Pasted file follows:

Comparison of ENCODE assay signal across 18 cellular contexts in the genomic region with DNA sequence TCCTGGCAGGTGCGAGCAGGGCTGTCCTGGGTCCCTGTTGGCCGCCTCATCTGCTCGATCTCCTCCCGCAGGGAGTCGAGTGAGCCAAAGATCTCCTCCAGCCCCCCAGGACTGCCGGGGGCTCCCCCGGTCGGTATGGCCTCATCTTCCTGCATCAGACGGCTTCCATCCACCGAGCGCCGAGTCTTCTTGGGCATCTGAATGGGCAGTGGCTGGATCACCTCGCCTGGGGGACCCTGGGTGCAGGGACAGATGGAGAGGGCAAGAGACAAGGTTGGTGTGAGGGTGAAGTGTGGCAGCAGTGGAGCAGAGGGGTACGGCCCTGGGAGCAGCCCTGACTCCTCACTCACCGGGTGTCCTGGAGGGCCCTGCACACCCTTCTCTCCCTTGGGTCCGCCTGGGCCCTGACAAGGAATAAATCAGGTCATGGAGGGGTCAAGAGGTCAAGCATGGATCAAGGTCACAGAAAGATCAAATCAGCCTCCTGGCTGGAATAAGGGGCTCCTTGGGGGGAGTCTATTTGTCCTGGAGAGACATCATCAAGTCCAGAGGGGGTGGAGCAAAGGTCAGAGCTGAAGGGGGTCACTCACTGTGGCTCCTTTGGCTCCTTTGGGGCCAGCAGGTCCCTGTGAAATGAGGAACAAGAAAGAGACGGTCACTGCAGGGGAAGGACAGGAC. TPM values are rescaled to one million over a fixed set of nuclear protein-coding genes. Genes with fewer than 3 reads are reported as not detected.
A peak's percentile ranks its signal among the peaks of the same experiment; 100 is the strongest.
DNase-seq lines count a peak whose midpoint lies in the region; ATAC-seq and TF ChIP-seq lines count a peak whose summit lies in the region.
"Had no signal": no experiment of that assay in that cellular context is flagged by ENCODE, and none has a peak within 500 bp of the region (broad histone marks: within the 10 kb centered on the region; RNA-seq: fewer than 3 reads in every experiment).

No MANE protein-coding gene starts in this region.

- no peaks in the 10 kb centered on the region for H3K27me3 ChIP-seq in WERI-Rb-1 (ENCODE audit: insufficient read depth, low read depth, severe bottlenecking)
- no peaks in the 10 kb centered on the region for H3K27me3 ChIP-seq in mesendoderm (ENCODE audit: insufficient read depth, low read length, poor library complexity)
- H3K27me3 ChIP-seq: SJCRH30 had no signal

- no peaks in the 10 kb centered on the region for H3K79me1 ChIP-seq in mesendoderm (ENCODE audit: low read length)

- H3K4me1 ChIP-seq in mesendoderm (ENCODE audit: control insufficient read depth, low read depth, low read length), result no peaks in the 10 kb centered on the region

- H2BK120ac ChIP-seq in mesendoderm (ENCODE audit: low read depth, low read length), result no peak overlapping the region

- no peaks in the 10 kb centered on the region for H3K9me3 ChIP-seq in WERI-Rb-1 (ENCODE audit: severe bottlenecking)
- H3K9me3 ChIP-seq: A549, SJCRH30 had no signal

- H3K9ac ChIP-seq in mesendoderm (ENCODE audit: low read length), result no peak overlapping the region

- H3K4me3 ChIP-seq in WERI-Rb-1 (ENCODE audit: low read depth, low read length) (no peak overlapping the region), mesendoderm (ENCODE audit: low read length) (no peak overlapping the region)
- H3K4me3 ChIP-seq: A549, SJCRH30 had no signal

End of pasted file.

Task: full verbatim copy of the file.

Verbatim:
Comparison of ENCODE assay signal across 18 cellular contexts in the genomic region with DNA sequence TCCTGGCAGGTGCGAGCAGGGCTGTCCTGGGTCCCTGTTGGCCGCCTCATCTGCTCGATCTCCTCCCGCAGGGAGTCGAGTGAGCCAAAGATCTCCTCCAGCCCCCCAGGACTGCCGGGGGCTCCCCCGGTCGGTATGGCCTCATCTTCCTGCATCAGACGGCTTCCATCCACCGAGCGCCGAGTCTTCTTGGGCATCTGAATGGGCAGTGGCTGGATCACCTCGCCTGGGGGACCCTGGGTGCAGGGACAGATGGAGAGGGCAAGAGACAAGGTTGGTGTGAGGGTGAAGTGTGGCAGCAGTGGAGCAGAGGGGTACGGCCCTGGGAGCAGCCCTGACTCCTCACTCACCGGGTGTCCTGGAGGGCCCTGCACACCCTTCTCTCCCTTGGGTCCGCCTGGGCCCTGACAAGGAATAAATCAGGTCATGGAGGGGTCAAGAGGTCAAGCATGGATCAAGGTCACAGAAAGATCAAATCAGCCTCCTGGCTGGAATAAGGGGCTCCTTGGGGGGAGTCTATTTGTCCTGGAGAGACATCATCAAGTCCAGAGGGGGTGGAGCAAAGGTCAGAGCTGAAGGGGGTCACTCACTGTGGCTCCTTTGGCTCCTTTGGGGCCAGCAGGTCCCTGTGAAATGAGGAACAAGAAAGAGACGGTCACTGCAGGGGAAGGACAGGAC. TPM values are rescaled to one million over a fixed set of nuclear protein-coding genes. Genes with fewer than 3 reads are reported as not detected.
A peak's percentile ranks its signal among the peaks of the same experiment; 100 is the strongest.
DNase-seq lines count a peak whose midpoint lies in the region; ATAC-seq and TF ChIP-seq lines count a peak whose summit lies in the region.
"Had no signal": no experiment of that assay in that cellular context is flagged by ENCODE, and none has a peak within 500 bp of the region (broad histone marks: within the 10 kb centered on the region; RNA-seq: fewer than 3 reads in every experiment).

No MANE protein-coding gene starts in this region.

- no peaks in the 10 kb centered on the region for H3K27me3 ChIP-seq in WERI-Rb-1 (ENCODE audit: insufficient read depth, low read depth, severe bottlenecking)
- no peaks in the 10 kb centered on the region for H3K27me3 ChIP-seq in mesendoderm (ENCODE audit: insufficient read depth, low read length, poor library complexity)
- H3K27me3 ChIP-seq: SJCRH30 had no signal

- no peaks in the 10 kb centered on the region for H3K79me1 ChIP-seq in mesendoderm (ENCODE audit: low read length)

- H3K4me1 ChIP-seq in mesendoderm (ENCODE audit: control insufficient read depth, low read depth, low read length), result no peaks in the 10 kb centered on the region

- H2BK120ac ChIP-seq in mesendoderm (ENCODE audit: low read depth, low read length), result no peak overlapping the region

- no peaks in the 10 kb centered on the region for H3K9me3 ChIP-seq in WERI-Rb-1 (ENCODE audit: severe bottlenecking)
- H3K9me3 ChIP-seq: A549, SJCRH30 had no signal

- H3K9ac ChIP-seq in mesendoderm (ENCODE audit: low read length), result no peak overlapping the region

- H3K4me3 ChIP-seq in WERI-Rb-1 (ENCODE audit: low read depth, low read length) (no peak overlapping the region), mesendoderm (ENCODE audit: low read length) (no peak overlapping the region)
- H3K4me3 ChIP-seq: A549, SJCRH30 had no signal